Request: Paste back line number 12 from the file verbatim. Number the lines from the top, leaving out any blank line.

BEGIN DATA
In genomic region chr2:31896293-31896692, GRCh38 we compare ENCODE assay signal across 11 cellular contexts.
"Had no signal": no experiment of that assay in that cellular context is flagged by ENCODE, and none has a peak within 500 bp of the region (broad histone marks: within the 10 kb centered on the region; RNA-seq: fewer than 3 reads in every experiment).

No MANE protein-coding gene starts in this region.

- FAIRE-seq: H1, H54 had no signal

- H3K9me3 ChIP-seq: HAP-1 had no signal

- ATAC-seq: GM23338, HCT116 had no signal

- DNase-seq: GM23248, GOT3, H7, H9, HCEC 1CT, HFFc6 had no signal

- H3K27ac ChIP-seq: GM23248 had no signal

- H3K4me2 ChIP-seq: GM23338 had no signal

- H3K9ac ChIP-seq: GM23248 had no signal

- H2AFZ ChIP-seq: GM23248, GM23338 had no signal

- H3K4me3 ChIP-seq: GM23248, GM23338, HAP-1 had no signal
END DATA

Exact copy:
- H3K4me3 ChIP-seq: GM23248, GM23338, HAP-1 had no signal